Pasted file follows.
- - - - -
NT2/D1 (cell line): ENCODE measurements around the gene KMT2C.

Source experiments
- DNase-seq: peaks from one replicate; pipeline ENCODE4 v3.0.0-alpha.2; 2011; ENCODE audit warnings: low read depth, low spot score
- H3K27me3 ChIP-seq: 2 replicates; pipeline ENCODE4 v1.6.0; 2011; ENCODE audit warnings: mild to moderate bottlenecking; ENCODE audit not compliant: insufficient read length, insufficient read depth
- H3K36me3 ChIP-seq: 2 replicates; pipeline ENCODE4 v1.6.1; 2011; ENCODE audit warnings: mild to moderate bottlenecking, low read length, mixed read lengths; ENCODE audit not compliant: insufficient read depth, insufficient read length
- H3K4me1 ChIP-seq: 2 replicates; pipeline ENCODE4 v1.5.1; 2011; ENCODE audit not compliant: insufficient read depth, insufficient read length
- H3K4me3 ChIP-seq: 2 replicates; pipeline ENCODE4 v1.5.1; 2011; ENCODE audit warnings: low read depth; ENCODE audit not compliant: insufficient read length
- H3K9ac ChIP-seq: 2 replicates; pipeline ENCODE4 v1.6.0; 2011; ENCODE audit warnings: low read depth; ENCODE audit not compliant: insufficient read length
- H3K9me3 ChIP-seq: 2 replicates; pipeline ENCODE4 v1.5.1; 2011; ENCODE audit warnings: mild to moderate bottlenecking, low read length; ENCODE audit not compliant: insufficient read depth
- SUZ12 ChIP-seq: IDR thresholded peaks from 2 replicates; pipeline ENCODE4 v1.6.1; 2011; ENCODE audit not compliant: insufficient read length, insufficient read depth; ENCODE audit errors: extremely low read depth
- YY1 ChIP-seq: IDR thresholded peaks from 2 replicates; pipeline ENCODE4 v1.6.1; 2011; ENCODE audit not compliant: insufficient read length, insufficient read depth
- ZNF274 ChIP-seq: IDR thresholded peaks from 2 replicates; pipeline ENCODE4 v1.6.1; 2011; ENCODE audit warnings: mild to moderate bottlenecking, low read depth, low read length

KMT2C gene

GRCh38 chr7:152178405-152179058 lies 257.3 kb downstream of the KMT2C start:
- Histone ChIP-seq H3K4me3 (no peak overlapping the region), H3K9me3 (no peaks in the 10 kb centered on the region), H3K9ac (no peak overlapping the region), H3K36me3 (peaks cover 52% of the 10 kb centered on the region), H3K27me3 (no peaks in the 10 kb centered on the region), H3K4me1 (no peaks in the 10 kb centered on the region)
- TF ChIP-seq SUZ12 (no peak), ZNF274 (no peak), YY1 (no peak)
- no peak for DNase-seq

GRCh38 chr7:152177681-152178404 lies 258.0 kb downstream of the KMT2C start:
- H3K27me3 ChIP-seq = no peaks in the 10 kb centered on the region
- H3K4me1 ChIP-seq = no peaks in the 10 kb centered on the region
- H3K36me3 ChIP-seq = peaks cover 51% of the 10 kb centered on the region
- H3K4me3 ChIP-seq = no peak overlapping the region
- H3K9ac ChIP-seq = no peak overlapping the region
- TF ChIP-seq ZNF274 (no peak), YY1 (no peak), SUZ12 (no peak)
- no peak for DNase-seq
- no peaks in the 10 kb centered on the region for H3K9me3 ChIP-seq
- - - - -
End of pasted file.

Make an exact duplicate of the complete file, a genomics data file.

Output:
NT2/D1 (cell line): ENCODE measurements around the gene KMT2C.

Source experiments
- DNase-seq: peaks from one replicate; pipeline ENCODE4 v3.0.0-alpha.2; 2011; ENCODE audit warnings: low read depth, low spot score
- H3K27me3 ChIP-seq: 2 replicates; pipeline ENCODE4 v1.6.0; 2011; ENCODE audit warnings: mild to moderate bottlenecking; ENCODE audit not compliant: insufficient read length, insufficient read depth
- H3K36me3 ChIP-seq: 2 replicates; pipeline ENCODE4 v1.6.1; 2011; ENCODE audit warnings: mild to moderate bottlenecking, low read length, mixed read lengths; ENCODE audit not compliant: insufficient read depth, insufficient read length
- H3K4me1 ChIP-seq: 2 replicates; pipeline ENCODE4 v1.5.1; 2011; ENCODE audit not compliant: insufficient read depth, insufficient read length
- H3K4me3 ChIP-seq: 2 replicates; pipeline ENCODE4 v1.5.1; 2011; ENCODE audit warnings: low read depth; ENCODE audit not compliant: insufficient read length
- H3K9ac ChIP-seq: 2 replicates; pipeline ENCODE4 v1.6.0; 2011; ENCODE audit warnings: low read depth; ENCODE audit not compliant: insufficient read length
- H3K9me3 ChIP-seq: 2 replicates; pipeline ENCODE4 v1.5.1; 2011; ENCODE audit warnings: mild to moderate bottlenecking, low read length; ENCODE audit not compliant: insufficient read depth
- SUZ12 ChIP-seq: IDR thresholded peaks from 2 replicates; pipeline ENCODE4 v1.6.1; 2011; ENCODE audit not compliant: insufficient read length, insufficient read depth; ENCODE audit errors: extremely low read depth
- YY1 ChIP-seq: IDR thresholded peaks from 2 replicates; pipeline ENCODE4 v1.6.1; 2011; ENCODE audit not compliant: insufficient read length, insufficient read depth
- ZNF274 ChIP-seq: IDR thresholded peaks from 2 replicates; pipeline ENCODE4 v1.6.1; 2011; ENCODE audit warnings: mild to moderate bottlenecking, low read depth, low read length

KMT2C gene

GRCh38 chr7:152178405-152179058 lies 257.3 kb downstream of the KMT2C start:
- Histone ChIP-seq H3K4me3 (no peak overlapping the region), H3K9me3 (no peaks in the 10 kb centered on the region), H3K9ac (no peak overlapping the region), H3K36me3 (peaks cover 52% of the 10 kb centered on the region), H3K27me3 (no peaks in the 10 kb centered on the region), H3K4me1 (no peaks in the 10 kb centered on the region)
- TF ChIP-seq SUZ12 (no peak), ZNF274 (no peak), YY1 (no peak)
- no peak for DNase-seq

GRCh38 chr7:152177681-152178404 lies 258.0 kb downstream of the KMT2C start:
- H3K27me3 ChIP-seq = no peaks in the 10 kb centered on the region
- H3K4me1 ChIP-seq = no peaks in the 10 kb centered on the region
- H3K36me3 ChIP-seq = peaks cover 51% of the 10 kb centered on the region
- H3K4me3 ChIP-seq = no peak overlapping the region
- H3K9ac ChIP-seq = no peak overlapping the region
- TF ChIP-seq ZNF274 (no peak), YY1 (no peak), SUZ12 (no peak)
- no peak for DNase-seq
- no peaks in the 10 kb centered on the region for H3K9me3 ChIP-seq